Chinese national congress Lintao Zhang/Getty Images

What’s Really at Stake at the CCP Congress?

Whenever the Chinese Communist Party holds its quinquennial National Congress, pundits revel in speculating about the behind-the-scenes political dynamics driving what is invariably a carefully choreographed event. But they should really be focusing on whether China's leaders will signal continuity or change regarding the country's economic and trade policies.

LONDON – This month, international media are understandably focused on the Chinese Communist Party’s 19th National Congress, a carefully choreographed event that will reveal who’s “in” and who’s “out” with Chinese President Xi Jinping.

But while it is important to know who Xi’s favorites are, I do not find the theater and intrigue of the event to be as interesting as it is made out to be. Far more important is whether China’s leadership is acting in accordance with what the CCP has promised the country’s 1.3 billion people.

Just before the last congress, in 2012, Xi’s two-week absence from public view raised concerns. In the unlikely event that the same thing happened again this year, alarm bells would have rung. Moreover, if the agenda that Xi presents for the next five years suggests that he and the rest of the CCP leadership are losing credibility and struggling to maintain the party’s economic and social contract with the people, the 19th Congress will be very relevant. But I doubt we should worry too much.

More pertinent questions come to mind – two in particular. First, will the modest rise of the Chinese consumer continue to fuel 6-7% annual growth? And, second, will the somewhat undefined Belt and Road Initiative (BRI) – continue to be a major priority for China’s leadership?

As for the first question, despite the slower growth trend this year, China will still add around $1 trillion or more to its nominal GDP, giving it a $12 trillion economy by the end of this year – nearly double the economy’s size in 2010. To be sure, $12 trillion is just two-thirds the size of the US economy; but the $1 trillion added this year is more than all but the top 15 economies in the world. It is larger than the entire GDP of Indonesia or Turkey, and almost as large as the Mexican economy.

According to official data, private consumption in China accounts for just 39.2% of GDP. This is very low by the standards of most high-income economies, but it has increased from 35.5% of GDP in 2010. When that increase is translated into hard numbers, it amounts to an additional $2.58 trillion since 2010 – an increment that is larger than the entire Indian economy. The growth of Chinese consumption is easily the most important factor in global consumption growth today.

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If Chinese consumption growth were to continue on its modest upward trajectory until 2020, it would account for just over 41.5% of GDP, which is to say, almost another $2 trillion. And yet there is some anecdotal evidence to suggest that Chinese consumption growth might actually be accelerating faster.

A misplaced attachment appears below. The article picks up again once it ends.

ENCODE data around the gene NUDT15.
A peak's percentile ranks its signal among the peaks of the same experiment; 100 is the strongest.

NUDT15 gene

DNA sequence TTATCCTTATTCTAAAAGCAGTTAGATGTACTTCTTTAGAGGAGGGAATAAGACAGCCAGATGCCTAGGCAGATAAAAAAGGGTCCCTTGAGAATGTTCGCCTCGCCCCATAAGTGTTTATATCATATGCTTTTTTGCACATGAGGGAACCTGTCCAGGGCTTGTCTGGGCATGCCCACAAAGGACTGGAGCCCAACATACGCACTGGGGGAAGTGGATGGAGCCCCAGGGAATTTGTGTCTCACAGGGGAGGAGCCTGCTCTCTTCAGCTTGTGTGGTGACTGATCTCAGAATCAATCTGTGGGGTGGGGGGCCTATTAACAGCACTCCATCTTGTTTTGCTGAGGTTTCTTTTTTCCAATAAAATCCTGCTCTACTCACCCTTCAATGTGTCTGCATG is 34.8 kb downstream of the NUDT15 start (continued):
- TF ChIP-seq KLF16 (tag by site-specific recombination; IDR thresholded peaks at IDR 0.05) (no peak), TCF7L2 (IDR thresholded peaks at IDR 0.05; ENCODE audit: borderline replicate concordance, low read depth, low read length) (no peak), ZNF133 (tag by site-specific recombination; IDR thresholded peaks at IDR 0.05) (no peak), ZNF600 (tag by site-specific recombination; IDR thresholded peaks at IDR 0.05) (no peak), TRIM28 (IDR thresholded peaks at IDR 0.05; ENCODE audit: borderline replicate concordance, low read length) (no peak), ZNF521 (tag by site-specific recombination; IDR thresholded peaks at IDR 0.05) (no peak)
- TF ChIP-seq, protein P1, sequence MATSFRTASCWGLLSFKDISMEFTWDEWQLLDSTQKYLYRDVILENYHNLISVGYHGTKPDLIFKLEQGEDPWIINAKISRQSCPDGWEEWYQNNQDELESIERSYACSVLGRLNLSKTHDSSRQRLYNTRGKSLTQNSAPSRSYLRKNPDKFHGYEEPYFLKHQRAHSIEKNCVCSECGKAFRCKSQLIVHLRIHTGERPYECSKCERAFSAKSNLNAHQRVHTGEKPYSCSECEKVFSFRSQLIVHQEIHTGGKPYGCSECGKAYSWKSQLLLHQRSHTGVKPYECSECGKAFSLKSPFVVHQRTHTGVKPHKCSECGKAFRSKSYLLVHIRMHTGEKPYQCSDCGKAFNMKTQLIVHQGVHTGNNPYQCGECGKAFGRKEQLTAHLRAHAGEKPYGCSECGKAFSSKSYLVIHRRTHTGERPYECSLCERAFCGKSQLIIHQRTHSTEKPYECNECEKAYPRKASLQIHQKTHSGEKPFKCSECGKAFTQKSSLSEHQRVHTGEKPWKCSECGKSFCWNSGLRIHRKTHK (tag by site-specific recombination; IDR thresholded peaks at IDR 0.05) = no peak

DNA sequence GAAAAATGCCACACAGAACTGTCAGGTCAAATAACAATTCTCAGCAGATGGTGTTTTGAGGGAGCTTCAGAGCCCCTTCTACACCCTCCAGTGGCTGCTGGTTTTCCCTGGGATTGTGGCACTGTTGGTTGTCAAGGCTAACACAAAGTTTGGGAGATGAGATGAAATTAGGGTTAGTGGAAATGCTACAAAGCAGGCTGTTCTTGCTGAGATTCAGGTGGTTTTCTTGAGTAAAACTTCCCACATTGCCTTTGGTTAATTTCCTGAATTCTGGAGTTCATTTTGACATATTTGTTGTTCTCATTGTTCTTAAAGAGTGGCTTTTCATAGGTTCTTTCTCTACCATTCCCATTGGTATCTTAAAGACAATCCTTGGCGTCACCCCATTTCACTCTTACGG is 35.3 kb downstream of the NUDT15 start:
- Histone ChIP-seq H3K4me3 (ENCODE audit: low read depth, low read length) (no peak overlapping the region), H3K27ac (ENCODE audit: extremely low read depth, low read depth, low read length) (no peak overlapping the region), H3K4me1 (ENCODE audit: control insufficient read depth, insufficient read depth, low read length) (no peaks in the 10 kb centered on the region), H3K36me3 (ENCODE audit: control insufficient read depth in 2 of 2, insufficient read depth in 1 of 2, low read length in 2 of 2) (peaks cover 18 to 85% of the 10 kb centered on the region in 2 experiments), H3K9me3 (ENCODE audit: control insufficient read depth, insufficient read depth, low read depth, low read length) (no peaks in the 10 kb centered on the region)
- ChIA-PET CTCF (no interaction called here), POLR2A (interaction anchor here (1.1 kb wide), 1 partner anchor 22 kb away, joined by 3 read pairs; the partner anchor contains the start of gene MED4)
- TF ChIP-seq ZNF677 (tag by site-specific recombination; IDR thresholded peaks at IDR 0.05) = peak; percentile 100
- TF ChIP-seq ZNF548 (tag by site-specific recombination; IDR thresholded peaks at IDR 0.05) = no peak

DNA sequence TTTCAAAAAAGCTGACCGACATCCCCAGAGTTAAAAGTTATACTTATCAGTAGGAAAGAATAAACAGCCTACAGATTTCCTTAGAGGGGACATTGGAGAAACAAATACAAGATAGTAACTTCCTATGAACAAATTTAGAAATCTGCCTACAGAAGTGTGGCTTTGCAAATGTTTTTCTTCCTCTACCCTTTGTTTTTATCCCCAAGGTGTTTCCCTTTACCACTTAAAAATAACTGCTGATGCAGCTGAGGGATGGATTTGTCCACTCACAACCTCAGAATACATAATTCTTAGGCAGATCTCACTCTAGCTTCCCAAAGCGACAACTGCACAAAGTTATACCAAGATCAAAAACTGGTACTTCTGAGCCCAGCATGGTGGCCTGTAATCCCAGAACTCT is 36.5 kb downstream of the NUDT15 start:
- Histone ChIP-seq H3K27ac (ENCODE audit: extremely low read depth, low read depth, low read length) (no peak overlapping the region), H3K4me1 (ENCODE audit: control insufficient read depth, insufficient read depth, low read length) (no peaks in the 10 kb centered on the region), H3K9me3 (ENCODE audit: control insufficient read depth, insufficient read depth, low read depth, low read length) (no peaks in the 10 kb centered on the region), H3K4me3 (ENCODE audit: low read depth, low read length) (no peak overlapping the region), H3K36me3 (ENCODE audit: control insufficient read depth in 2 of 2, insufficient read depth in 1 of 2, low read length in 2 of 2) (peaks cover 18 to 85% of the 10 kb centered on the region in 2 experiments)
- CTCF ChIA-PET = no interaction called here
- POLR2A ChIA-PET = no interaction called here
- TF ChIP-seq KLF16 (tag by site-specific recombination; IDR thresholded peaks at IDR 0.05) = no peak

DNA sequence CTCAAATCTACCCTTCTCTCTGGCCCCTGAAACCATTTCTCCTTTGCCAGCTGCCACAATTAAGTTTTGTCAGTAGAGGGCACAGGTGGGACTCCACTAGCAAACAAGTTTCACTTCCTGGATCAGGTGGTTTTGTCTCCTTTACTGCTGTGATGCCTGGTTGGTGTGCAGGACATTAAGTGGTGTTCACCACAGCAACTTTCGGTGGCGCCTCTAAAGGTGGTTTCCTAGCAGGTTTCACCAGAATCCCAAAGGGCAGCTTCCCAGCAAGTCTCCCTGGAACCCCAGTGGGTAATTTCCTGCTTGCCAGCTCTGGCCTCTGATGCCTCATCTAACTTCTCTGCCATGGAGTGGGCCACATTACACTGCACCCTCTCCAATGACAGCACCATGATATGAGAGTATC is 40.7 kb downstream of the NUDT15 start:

So, the real question for China watchers around the world is whether anything that happens at the 19th Congress will affect this trend. If the trend continues or accelerates, Chinese consumption could start to approach half that of the United States, which would be an extremely encouraging sign that the world economy is undergoing a badly needed rebalancing.

As for the second question, I suspect that China will stay the course on the BRI, especially given the growing concerns about trade elsewhere in the world. While we don’t yet know the precise dynamics of this grand project, it is safe to assume that linking China, Europe, and everywhere in between through better infrastructure will have a significant positive impact on world trade.

To be clear, I do not think that the BRI is as important as the Chinese consumer to the world economy. But in terms of trade, specifically, its impact could be enormous. The BRI stands to have a direct effect on as many as 65 countries, including Russia and India, which along with China constitute three of the four BRIC countries (the other one is Brazil). And nine of the 11 most populous emerging countries after China lie within the BRI’s broad geographical scope.

Most of these countries have not yet matched China’s success in unlocking their economic potential. Many of them devote more resources to domestic infighting or conflict with one another than to participating in international trade. But with BRI, cross-border trade could increase, and some of the feuds could be laid to rest, benefiting the region’s citizens.

Indeed, far more interesting than the BRI’s infrastructure projects are its geopolitical implications. The BRI could subtly but significantly improve relationships between China and its neighbors, and between the neighbors themselves.

China’s relationship with India and other countries on the Indian subcontinent is of particular importance. When Xi held a regional conference to promote the BRI in May, Indian Prime Minister Narendra Modi did not attend, much to Chinese leaders’ chagrin. But then, at a BRICS summit in September, China and India seemed to achieve a significant diplomatic breakthrough over a territorial dispute. If this turns out to be the beginning of a limited Sino-Indian rapprochement, and if other rivals in the region follow suit, then the BRI could end up being a landmark policy indeed.

So, when you are reading your favorite newspaper’s analysis of the CCP’s 19th National Congress, don’t be too distracted by the court intrigue. The two questions that really matter are whether China’s consumer-led growth will stall; and whether the BRI will be abandoned. Neither would be good for the global economy. But, fortunately, neither seems likely.

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